Theatrical Practices in the Classroom



Several projects and informal learning experiences were integrated in the Autonomy and Curricular Flexibility Project, currently implemented in Portuguese schools, Fernão Mendes Pinto being one of them. An example is The Erasmus + project  SIMELTA that has as theme the study on the impact of “theatrical practices in learning foreign languages”. This approach was used in a PLNM (Portuguese as a Foreign Language) class, extending it to the migrant communities.

The innovative method called the attention of the Ministry of Education and a representative team came to school for an interview that was published on their website .

ANA PINA (Headmistress)   

“I´m here to share with you some of the experience we’ve had on the “Autonomy and Curricular Flexibility” Project.  And to make our purpose clear, I’d like to start by saying that this school’s motto is to be a welcoming school, “a school of and for everyone”, and that’s how it is assumed in the Principal’s project. But it is also the result of a common project, of all the teachers who came through here.

Therefore, since we are “Fernão”, and being “Fernão” means daring to turn life into an adventure, we often embark on trips not totally calculating the risks but always having a strategic mindset. And that takes us into another kind of logic, which is to turn school into a project, by itself, as João Barroso said in an article many years ago.

It replicated the mosaic of curriculum projects, and we saw here an opportunity to stop committing “legal infidelities” or trying to “get around things”, sometimes with the Inspection’s compliance or noncompliance, and so have a legal framework for what we’ve been doing for several years and now do with much more audacity and confidence.

We’ve been going on with many projects in a continuity logic because we believe, mostly, in what nowadays is called a “liquid future”, i.e., that in today’s world of uncertainty the ”soft skills”, the communication, cooperation, creativity and critical thinking abilities, work as integration tools in the social world and in the world of work. 

Thus, we had been working, and we tend to continue doing so, on projects that deal with those areas but now we’ve had the formal condition and the institutional support to get “inside” the curriculum. We all know that many of these projects work around the formal curriculum and now we’ve had the chance to integrate the informal curriculum in it. Mostly, the classroom has become a place for the type of learnings that are “alternatives” to the traditional, in my point of view, passive, uncritical and often dehumanized models.”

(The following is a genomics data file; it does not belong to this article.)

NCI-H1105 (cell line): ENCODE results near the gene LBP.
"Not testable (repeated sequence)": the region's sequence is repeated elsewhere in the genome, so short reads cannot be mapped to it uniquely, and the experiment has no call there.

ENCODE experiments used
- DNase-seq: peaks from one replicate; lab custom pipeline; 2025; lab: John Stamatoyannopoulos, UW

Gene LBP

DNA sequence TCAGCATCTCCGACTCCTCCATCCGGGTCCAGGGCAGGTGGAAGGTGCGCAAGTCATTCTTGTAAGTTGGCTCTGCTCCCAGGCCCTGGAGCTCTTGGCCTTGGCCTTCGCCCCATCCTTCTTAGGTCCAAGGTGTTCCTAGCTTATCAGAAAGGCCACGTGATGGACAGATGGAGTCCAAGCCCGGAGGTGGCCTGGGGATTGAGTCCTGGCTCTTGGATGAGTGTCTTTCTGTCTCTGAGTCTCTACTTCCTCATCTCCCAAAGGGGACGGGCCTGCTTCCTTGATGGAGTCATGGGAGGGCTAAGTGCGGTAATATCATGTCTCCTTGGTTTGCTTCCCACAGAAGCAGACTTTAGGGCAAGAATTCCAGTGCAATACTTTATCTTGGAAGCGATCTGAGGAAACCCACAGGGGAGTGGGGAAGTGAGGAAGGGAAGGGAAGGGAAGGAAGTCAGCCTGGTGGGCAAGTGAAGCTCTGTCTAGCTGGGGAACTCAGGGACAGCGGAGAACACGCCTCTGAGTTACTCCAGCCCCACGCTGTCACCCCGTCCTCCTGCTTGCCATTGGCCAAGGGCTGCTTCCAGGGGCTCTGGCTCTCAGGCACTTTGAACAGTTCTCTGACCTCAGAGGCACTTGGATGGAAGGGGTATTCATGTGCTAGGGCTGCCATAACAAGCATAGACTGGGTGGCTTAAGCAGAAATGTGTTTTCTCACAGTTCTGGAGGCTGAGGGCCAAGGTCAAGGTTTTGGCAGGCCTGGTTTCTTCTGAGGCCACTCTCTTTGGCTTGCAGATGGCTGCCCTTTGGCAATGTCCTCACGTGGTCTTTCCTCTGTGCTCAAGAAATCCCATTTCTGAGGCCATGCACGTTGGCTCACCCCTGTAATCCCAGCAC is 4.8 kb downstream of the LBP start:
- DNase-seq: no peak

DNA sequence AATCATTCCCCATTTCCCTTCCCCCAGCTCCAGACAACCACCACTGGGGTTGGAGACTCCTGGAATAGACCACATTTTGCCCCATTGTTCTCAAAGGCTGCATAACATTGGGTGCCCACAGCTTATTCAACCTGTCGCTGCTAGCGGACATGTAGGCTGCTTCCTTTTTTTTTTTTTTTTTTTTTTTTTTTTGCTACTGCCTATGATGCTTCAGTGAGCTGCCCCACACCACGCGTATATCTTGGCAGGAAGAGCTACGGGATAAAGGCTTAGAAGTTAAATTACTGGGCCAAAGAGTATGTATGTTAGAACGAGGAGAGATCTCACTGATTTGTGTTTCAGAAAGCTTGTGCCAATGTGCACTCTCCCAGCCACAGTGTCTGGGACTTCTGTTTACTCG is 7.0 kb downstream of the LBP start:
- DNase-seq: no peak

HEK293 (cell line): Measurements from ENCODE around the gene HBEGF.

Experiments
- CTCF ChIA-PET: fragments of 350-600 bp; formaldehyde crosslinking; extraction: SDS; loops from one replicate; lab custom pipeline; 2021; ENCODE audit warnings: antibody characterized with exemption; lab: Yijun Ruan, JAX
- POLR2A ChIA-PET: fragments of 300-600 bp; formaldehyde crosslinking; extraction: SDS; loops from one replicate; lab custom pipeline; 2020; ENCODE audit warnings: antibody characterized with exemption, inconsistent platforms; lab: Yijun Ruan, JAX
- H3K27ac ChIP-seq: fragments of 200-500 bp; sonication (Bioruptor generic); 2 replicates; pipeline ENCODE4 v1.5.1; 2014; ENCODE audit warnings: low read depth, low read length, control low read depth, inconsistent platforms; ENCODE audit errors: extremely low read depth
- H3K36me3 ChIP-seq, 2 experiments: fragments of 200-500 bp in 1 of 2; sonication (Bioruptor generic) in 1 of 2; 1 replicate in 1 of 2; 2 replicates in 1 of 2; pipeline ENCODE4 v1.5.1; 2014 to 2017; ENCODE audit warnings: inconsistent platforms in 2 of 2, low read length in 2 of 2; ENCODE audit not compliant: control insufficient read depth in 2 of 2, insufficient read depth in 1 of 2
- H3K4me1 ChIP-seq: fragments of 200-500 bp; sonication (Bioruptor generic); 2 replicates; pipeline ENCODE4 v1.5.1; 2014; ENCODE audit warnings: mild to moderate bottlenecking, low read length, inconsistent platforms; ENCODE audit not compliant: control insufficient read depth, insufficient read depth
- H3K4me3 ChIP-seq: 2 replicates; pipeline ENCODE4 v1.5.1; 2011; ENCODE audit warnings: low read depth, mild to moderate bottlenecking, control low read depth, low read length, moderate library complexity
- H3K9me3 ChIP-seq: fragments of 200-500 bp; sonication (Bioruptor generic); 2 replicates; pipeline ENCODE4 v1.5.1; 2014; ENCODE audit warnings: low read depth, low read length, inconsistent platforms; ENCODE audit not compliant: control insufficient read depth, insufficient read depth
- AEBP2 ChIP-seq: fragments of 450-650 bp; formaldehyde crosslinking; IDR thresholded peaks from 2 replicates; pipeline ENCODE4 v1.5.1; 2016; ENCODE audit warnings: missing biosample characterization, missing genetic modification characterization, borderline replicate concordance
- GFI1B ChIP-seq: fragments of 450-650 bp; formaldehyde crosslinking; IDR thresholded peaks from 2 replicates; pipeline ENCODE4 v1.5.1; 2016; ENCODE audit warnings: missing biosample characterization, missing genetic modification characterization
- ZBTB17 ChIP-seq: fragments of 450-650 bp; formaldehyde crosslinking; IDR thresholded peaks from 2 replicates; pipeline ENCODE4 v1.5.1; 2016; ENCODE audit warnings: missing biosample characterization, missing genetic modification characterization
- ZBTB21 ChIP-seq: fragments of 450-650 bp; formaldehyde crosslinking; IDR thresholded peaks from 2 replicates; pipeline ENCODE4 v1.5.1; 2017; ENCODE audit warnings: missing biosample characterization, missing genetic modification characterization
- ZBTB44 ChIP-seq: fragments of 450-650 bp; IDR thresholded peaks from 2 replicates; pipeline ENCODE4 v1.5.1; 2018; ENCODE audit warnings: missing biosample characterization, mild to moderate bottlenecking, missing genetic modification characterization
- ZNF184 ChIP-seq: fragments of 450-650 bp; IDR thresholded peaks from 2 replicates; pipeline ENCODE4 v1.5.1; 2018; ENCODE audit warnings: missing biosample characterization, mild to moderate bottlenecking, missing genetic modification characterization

“I’m at the Projects and External Relations Office and I’ve been attending meetings and seminars related to this Curricular Autonomy and Flexibility experience here at school. Although some of these practices already existed from previous years, we continue to promote them and we’ve also tried to broaden some of the experiences this year. Among those experiences, we have the use of theatrical practices in learning foreign languages.

We’re part of an Erasmus+ Project whose theme is a study on the impact of theatrical practices in learning foreign languages. We’ve expanded this experience thinking about the added value that may come from the use of this methodology in Portuguese language teaching in migrant communities.

 At the moment we’re working here at school with a PLNM (Portuguese as a Foreign Language) class and we’ve gone through this kind of approach. The teacher did a set of activities and assessed all the” lessons learnt”- by the teacher and the students- at the end of the activities. According to the teacher and the students’ statements, we can apprehend that this is a methodology that should be used, since it brings advantages in the acquisition of contents and in the classroom atmosphere, which is completely different. The students move, interact, and the contexts in which they learn the language become more “authentic” because they reproduce daily life situations, situations that are animated by their own emotions and jointly this leads to being relaxed, trusting themselves and others and so creating situations where language learning becomes easier.”


ARMANDINA (Teacher):

“I’m going to talk about my practice with my “PLNM” students – theatrical practices in Portuguese as a foreign language learning.

What we’ve organized as an “activity”, so to say, was a role-play with the whole class and, to start with, the problem I was faced with was “How am I going to incorporate the 3 different levels this class has so that all of them can take part in the play?”.

Well, we´re a team: I [teacher Armandina], teacher Lurdes Cruz, our coordinator, and Carlos Melo, our stage director who came to help us with this. I am the PLNM teacher, the one “In charge of” the contents to be taught for each of the language levels, and together we thought of a uniting theme for this dramatization. One of the added values of this kind of practices is that the shier students can get a bit more self-confidence and even in classes they start having a very different oral participation, a more active interaction. And that helps, it’s a kind of activity that seems more “relaxed” and ends up by loosening them up. We´ve had ten 45 minute-sessions, about 12 lessons.”


ENIL: “I liked it very much. Even in Mozambique I was used to roleplay activities, had drama classes and I like acting very much. I am a bit introverted but when I have to act I do it and we’ve learned a lot from it. I would like to continue doing this, every time we can.”

JOSEFINA: “I think it was a very rewarding experience because it helped foreigners to integrate at school and to know the Portuguese culture better. I liked the activities we did throughout the school year because I’ve learned something new!”





Leave a Comment